On September 25, the Senate confirmed William Emanuel to the National Labor Relations Board by a vote of 49-47. With Emanuel’s confirmation, and the Senate’s recent confirmation of Republican Marvin Kaplan, the Board now has its full five-members and a Republican majority, which it has not had since before the Obama administration. Along with Kaplan, Emanuel joins Republican Chairman Philip Miscimarra and Democratic members Mark Gaston Pearce and Lauren McFerran.
A veteran management-side attorney with Littler Mendelson, Emanuel has significant experience representing employers before the Board. His previous clients include companies in the transportation, banking, automotive, and healthcare industries. Just before the vote, Senate Majority Leader Mitch McConnell (R-KY) tweeted: “The @NLRB is supposed to be a neutral umpire in labor disputes. It’s time it got back to that. Confirming Mr. Emanuel today will help do so.” Senator Dean Heller (R-NV) stated that he was encouraged that the Board has a new majority for the first time in nearly a decade and that “it will be instrumental in making balanced decisions that will help boost our economy and create jobs . . . around the country.” Senate Democrats, including Elizabeth Warren (D-MA), were less enthusiastic. Warren expressed concerns that Emanuel should not serve on the Board after spending his lengthy career trying to prevent workers from unionizing.
Various business groups supported President Trump’s nomination of Emanuel and praised his ultimate confirmation. National Retail Federation Senior Vice President for Government Relations David French previously urged the Senate to promptly confirm Emanuel, noting that retailers were confident that he would be a “fair arbiter of the law.” Competitive Enterprise Institute labor policy expert Trey Kovacs stated that Emanuel would be an outstanding addition to the Board. Kovacs added, “It’s essential that the NLRB start to undo the harm caused during the Obama administration, when the board put out numerous job-killing decisions and rules that weaken worker choice.”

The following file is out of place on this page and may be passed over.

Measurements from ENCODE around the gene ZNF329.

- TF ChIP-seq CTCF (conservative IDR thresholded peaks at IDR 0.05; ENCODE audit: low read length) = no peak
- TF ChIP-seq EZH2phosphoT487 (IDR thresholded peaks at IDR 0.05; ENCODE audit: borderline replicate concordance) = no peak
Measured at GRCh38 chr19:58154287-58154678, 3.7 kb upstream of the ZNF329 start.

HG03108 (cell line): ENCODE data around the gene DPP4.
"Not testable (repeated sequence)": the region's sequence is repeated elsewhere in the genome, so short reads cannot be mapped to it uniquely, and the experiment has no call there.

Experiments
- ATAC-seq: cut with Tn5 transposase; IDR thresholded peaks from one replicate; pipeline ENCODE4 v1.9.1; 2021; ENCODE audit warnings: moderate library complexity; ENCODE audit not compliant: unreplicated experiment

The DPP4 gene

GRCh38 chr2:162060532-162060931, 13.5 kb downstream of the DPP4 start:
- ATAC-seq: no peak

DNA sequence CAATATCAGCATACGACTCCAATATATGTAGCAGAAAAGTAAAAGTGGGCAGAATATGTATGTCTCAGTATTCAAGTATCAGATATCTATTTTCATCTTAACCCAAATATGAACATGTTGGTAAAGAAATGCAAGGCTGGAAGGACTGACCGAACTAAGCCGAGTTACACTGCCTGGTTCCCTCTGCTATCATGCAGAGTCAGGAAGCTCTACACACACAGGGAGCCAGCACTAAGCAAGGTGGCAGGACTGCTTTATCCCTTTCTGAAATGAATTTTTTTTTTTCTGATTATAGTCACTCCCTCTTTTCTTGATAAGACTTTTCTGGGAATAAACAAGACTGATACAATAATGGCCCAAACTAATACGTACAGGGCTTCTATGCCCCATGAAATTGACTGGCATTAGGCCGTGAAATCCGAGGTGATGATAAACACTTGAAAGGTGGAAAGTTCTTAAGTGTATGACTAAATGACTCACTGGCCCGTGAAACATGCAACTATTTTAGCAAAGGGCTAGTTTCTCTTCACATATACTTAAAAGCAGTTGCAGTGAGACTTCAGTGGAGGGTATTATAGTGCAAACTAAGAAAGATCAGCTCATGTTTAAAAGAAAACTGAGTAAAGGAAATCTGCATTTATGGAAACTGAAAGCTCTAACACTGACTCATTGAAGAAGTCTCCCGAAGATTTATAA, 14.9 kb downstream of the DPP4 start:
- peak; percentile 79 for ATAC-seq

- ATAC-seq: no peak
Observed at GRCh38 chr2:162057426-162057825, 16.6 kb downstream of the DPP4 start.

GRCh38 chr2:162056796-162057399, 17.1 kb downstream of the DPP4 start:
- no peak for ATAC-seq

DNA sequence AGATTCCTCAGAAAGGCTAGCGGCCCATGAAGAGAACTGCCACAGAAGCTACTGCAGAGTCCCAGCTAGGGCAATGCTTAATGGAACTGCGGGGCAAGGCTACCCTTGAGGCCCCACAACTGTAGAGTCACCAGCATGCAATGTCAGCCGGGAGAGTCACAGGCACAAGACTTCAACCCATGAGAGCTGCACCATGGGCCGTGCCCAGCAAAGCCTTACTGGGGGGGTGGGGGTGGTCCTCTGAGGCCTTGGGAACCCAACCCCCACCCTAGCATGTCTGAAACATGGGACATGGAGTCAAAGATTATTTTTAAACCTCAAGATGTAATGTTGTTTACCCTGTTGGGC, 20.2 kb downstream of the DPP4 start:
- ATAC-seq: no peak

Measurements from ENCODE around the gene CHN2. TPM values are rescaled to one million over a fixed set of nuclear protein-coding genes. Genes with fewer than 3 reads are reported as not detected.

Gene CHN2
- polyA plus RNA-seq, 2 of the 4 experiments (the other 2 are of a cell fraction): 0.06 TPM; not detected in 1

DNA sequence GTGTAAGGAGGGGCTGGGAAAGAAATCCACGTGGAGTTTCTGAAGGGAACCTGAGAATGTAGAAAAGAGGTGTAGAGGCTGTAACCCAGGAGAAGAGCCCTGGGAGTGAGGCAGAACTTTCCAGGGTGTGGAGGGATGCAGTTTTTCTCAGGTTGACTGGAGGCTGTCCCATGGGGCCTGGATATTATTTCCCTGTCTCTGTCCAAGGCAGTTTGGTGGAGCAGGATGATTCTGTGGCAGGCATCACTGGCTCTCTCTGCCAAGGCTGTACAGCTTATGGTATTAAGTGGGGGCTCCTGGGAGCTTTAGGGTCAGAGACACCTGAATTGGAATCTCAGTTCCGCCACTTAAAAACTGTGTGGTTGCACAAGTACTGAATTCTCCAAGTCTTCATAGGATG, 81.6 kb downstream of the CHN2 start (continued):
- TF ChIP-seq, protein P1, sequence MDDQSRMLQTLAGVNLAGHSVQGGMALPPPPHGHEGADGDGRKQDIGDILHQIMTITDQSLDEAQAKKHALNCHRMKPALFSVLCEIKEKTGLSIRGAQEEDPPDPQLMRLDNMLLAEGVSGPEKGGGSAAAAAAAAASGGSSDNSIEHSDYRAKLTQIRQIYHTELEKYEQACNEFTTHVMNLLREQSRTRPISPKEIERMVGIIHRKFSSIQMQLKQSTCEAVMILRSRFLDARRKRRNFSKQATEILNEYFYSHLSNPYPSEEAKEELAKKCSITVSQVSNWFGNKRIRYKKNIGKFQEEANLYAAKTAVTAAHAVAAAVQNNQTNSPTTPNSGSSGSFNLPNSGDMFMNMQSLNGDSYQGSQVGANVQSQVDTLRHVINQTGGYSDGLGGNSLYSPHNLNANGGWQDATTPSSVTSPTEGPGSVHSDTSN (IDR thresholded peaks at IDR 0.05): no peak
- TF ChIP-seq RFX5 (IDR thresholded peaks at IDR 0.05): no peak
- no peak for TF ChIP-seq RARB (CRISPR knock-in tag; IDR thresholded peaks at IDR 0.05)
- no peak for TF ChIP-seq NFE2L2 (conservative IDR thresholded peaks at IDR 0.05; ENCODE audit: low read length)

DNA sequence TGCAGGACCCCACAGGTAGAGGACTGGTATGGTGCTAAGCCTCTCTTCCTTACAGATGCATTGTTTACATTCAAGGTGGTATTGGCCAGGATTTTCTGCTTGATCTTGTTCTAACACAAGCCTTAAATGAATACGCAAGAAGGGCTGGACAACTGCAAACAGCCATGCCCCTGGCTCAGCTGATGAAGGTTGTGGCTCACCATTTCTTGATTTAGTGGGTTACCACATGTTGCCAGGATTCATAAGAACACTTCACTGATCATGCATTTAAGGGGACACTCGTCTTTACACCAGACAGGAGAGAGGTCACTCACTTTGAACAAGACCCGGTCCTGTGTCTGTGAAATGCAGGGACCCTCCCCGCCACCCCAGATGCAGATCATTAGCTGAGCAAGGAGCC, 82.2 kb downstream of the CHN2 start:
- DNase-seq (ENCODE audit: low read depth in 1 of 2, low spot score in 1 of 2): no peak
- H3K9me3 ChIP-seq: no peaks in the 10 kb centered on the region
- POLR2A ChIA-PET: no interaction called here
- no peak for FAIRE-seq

While the Republicans have a 3-2 majority, and with Chairman Miscimarra’s term coming to an end in December 2017, look for the Board to soon revisit previous high profile Board decisions that placed significant burdens on employers, including such issues as the joint employer standard, micro-bargaining units, and employer handbooks and policies, as well as possibly rescinding speedy election rules.